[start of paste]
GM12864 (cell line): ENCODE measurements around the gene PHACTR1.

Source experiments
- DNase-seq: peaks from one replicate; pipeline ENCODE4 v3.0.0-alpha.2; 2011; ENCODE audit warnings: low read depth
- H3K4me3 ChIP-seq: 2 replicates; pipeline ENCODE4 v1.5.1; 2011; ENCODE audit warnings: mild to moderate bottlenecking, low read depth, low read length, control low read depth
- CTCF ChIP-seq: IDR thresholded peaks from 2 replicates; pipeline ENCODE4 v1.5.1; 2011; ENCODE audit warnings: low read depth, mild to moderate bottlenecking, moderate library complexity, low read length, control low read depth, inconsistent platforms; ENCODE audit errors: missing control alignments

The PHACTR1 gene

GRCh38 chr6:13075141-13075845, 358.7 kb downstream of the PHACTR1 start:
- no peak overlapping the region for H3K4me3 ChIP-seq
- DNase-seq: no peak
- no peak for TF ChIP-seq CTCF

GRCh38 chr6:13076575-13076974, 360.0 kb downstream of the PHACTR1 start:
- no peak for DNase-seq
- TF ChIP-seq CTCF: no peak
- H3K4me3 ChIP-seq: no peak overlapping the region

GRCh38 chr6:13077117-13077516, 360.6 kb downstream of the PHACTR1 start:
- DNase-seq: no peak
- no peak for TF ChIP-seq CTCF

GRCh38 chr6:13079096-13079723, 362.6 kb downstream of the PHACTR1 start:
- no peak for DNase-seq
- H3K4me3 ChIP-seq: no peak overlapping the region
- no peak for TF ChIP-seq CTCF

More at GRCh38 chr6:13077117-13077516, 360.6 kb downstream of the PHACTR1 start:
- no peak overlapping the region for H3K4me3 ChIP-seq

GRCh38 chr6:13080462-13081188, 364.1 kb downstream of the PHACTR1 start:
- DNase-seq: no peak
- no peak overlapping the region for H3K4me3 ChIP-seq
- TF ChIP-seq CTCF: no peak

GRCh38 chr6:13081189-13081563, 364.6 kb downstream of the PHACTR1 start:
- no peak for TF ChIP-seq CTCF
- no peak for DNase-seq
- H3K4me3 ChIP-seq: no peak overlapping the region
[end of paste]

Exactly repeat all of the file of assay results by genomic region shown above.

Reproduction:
GM12864 (cell line): ENCODE measurements around the gene PHACTR1.

Source experiments
- DNase-seq: peaks from one replicate; pipeline ENCODE4 v3.0.0-alpha.2; 2011; ENCODE audit warnings: low read depth
- H3K4me3 ChIP-seq: 2 replicates; pipeline ENCODE4 v1.5.1; 2011; ENCODE audit warnings: mild to moderate bottlenecking, low read depth, low read length, control low read depth
- CTCF ChIP-seq: IDR thresholded peaks from 2 replicates; pipeline ENCODE4 v1.5.1; 2011; ENCODE audit warnings: low read depth, mild to moderate bottlenecking, moderate library complexity, low read length, control low read depth, inconsistent platforms; ENCODE audit errors: missing control alignments

The PHACTR1 gene

GRCh38 chr6:13075141-13075845, 358.7 kb downstream of the PHACTR1 start:
- no peak overlapping the region for H3K4me3 ChIP-seq
- DNase-seq: no peak
- no peak for TF ChIP-seq CTCF

GRCh38 chr6:13076575-13076974, 360.0 kb downstream of the PHACTR1 start:
- no peak for DNase-seq
- TF ChIP-seq CTCF: no peak
- H3K4me3 ChIP-seq: no peak overlapping the region

GRCh38 chr6:13077117-13077516, 360.6 kb downstream of the PHACTR1 start:
- DNase-seq: no peak
- no peak for TF ChIP-seq CTCF

GRCh38 chr6:13079096-13079723, 362.6 kb downstream of the PHACTR1 start:
- no peak for DNase-seq
- H3K4me3 ChIP-seq: no peak overlapping the region
- no peak for TF ChIP-seq CTCF

More at GRCh38 chr6:13077117-13077516, 360.6 kb downstream of the PHACTR1 start:
- no peak overlapping the region for H3K4me3 ChIP-seq

GRCh38 chr6:13080462-13081188, 364.1 kb downstream of the PHACTR1 start:
- DNase-seq: no peak
- no peak overlapping the region for H3K4me3 ChIP-seq
- TF ChIP-seq CTCF: no peak

GRCh38 chr6:13081189-13081563, 364.6 kb downstream of the PHACTR1 start:
- no peak for TF ChIP-seq CTCF
- no peak for DNase-seq
- H3K4me3 ChIP-seq: no peak overlapping the region